There has been a remarkable change in the trust landscape since the Edelman Trust Barometer 2020 launched in January. In our special report covering eleven of the world’s largest economies, we have discovered that trust in government has surged, making government the most trusted institution for the first time in our 20 years of study. At 65 percent trust (up 11 points in five months), the public is asking the government to protect them in a manner not seen since World War II.

In fact, trust has risen in all four institutions (business, government, media, and NGOs) to record levels, as citizens look desperately for answers. If those solutions are not delivered, history may judge this moment to have been an unprecedented trust bubble.

This is a stunning reversal of fortune for government, which has languished as a distrusted institution since the budget impasse over Greek debt in the EU in 2011 and subsequent scandals in several developing markets. It is a far more pronounced declaration of faith in the public sector than after 9/11 or the Great Recession of 2008. This time, the public seems to understand that the performance of government, at all levels, can be the difference between life and death.

The level of reliance on government is such that people are willing to surrender traditional freedoms—at least for now. The public accepts government lockdown orders by 3-to-1, and 61 percent will forego privacy rights to beat back Covid-19. Government is by far the institution most expected to lead to provide economic relief (86 percent), to reopen the country (79 percent), to contain Covid-19 (73 percent) and to inform the public (72 percent).

With the public placing its trust in government as the leader of positive change, where does that leave business? A superficial review would confirm growing trust in business, up four points to 62 percent. But there are several areas of deep concern, particularly falling trust in CEOs, who rank last among leaders in how well they have performed during Covid-19. Only 44 percent believe that companies are protecting their employees sufficiently from Covid-19. Under half (45 percent) think that business is doing a good job developing solutions to the pandemic and only 50 percent believe it is putting people before profits. Business is being questioned about both its ability and its integrity, the key building blocks of trust.

Business has been drafting for the past three months of this bike race as government has led the first leg. Now it’s time for business to sprint to the front of the pack as the focus shifts to reopening the economy. Saving lives is the order of the day. Respondents want to prioritize health and safety by 2-to-1, and 75 percent say CEOs should be cautious in restarting operations. Business would do well to follow the example of Starbucks’ approach to re-opening most of its stores throughout May, protecting workers and customers alike by innovating with a variety of store formats and making decisions on a community-by-community basis.

It’s essential that business partner effectively with government to find solutions. A good example is the fast-tracking by several governments of the Gilead antiviral drug Remdesivir, just approved by the FDA for emergency use in Covid-19 patients, with Gilead committing to give away the first 1.5 million doses. Business should offer its expertise to government in logistics, AI and operations to speed the flow of food from the fields to the retail shelf or to solve mass transit crowding. Public and private sectors should be like two people on a seesaw, with each balancing the other.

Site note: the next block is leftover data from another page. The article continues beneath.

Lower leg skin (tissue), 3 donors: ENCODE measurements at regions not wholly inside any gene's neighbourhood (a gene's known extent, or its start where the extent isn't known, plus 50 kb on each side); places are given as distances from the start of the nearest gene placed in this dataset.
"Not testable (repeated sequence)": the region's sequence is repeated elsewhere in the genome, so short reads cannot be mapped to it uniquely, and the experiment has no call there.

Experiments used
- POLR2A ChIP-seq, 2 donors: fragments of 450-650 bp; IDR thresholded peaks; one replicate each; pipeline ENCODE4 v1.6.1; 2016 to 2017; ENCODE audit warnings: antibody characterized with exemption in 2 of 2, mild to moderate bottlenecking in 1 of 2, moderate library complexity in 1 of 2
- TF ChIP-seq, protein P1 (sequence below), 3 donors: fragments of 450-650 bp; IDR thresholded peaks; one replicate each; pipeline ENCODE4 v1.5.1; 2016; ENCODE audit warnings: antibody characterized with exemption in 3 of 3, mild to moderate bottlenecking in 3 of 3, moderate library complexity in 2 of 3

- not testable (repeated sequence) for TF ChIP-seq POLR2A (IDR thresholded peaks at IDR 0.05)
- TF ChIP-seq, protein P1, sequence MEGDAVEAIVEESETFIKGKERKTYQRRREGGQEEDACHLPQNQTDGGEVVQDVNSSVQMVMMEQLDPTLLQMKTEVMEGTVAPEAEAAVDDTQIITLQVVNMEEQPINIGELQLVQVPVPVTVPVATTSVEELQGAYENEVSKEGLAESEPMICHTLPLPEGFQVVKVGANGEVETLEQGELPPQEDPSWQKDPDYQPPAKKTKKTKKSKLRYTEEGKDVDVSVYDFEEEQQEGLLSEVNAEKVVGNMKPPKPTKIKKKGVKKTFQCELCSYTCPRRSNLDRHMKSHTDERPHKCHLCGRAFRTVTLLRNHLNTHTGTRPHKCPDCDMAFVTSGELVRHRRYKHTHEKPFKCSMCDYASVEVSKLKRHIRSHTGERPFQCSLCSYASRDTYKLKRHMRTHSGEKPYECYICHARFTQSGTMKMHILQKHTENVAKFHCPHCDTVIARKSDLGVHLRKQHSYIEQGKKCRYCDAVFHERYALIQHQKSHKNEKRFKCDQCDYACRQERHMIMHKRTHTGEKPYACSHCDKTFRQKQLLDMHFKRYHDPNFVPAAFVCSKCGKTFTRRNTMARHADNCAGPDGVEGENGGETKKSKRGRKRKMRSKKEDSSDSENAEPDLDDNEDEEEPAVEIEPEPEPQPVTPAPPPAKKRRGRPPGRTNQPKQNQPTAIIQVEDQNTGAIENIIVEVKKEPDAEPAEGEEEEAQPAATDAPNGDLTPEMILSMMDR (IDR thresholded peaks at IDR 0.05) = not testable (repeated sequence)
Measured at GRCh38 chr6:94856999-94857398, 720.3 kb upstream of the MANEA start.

It is urgent for CEOs to demonstrate public leadership to chart a future that changes the terms of social engagement and delivers a more just society. There’s a responsibility for CEOs to inform their employees, and through them, their communities because “my employer” is the most trusted institution to do what is right and is seen as a reliable and accurate source of information. Smart CEOs share the stage with scientists and experts, who have superior expertise and credibility.

This is the moment of reckoning for business because the promise of stakeholder capitalism is being put to the test. With the Fourth Industrial Revolution, automation is inevitable, but we must upskill and retrain workers for jobs of the future. We must have supply chains that are sustainable and inclusive of small business. We need to mitigate the pain of increased inequality and unemployment by offering products and services at prices people can afford. For the last 40 years, we have placed our faith in free market capitalism. If business doesn’t demonstrate both competence and empathy in the coming months, it could open the door to more permanent government involvement in the economy. The next two years will tell which chapter will be written, and business won’t get a second chance.

Richard Edelman is the CEO of Edelman.


About The 2020 Edelman Trust Barometer Spring Update:
Trust and the Covid-19 Pandemic

The 2020 Edelman Trust Barometer Spring Update: Trust and the Covid-19 Pandemic is an update to the 2020 Edelman Trust Barometer. The survey was conducted by Edelman Intelligence between April 15 and April 23, and sampled more than 13,200 respondents in 11 markets: Canada, China, France, Germany, India, Japan, Mexico, Saudi Arabia, S. Korea, U.K. and U.S. 1,200 people were surveyed in each market, 100 of which were informed public. All informed public respondents met the following criteria: aged 25-64, college-educated; household income in the top quartile for their age in their country; read or watch business/news media at least several times a week; follow public policy issues in the news at least several times a week.

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